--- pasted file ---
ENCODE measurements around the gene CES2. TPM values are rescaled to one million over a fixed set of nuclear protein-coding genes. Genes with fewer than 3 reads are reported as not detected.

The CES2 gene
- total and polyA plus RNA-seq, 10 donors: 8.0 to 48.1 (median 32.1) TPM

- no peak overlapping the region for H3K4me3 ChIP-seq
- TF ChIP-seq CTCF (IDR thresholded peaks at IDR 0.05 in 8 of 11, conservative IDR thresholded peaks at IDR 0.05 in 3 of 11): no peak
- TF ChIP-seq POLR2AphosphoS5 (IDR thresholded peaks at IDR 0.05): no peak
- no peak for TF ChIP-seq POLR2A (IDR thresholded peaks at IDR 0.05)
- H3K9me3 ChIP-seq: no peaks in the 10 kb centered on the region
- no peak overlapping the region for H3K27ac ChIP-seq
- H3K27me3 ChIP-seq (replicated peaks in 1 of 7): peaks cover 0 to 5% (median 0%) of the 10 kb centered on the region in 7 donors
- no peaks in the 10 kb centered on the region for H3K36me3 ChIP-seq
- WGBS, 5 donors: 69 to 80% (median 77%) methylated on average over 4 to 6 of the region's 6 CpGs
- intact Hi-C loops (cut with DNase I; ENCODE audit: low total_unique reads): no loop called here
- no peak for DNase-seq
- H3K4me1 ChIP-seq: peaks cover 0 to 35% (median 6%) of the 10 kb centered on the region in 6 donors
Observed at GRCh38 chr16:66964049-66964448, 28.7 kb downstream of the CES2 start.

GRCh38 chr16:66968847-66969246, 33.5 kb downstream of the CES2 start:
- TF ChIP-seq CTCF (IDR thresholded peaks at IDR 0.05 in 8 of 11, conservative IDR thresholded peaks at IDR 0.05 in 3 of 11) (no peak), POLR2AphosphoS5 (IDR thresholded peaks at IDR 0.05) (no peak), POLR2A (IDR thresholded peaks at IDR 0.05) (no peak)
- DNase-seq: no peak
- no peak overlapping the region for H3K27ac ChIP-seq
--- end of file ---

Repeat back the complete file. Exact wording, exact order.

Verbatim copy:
ENCODE measurements around the gene CES2. TPM values are rescaled to one million over a fixed set of nuclear protein-coding genes. Genes with fewer than 3 reads are reported as not detected.

The CES2 gene
- total and polyA plus RNA-seq, 10 donors: 8.0 to 48.1 (median 32.1) TPM

- no peak overlapping the region for H3K4me3 ChIP-seq
- TF ChIP-seq CTCF (IDR thresholded peaks at IDR 0.05 in 8 of 11, conservative IDR thresholded peaks at IDR 0.05 in 3 of 11): no peak
- TF ChIP-seq POLR2AphosphoS5 (IDR thresholded peaks at IDR 0.05): no peak
- no peak for TF ChIP-seq POLR2A (IDR thresholded peaks at IDR 0.05)
- H3K9me3 ChIP-seq: no peaks in the 10 kb centered on the region
- no peak overlapping the region for H3K27ac ChIP-seq
- H3K27me3 ChIP-seq (replicated peaks in 1 of 7): peaks cover 0 to 5% (median 0%) of the 10 kb centered on the region in 7 donors
- no peaks in the 10 kb centered on the region for H3K36me3 ChIP-seq
- WGBS, 5 donors: 69 to 80% (median 77%) methylated on average over 4 to 6 of the region's 6 CpGs
- intact Hi-C loops (cut with DNase I; ENCODE audit: low total_unique reads): no loop called here
- no peak for DNase-seq
- H3K4me1 ChIP-seq: peaks cover 0 to 35% (median 6%) of the 10 kb centered on the region in 6 donors
Observed at GRCh38 chr16:66964049-66964448, 28.7 kb downstream of the CES2 start.

GRCh38 chr16:66968847-66969246, 33.5 kb downstream of the CES2 start:
- TF ChIP-seq CTCF (IDR thresholded peaks at IDR 0.05 in 8 of 11, conservative IDR thresholded peaks at IDR 0.05 in 3 of 11) (no peak), POLR2AphosphoS5 (IDR thresholded peaks at IDR 0.05) (no peak), POLR2A (IDR thresholded peaks at IDR 0.05) (no peak)
- DNase-seq: no peak
- no peak overlapping the region for H3K27ac ChIP-seq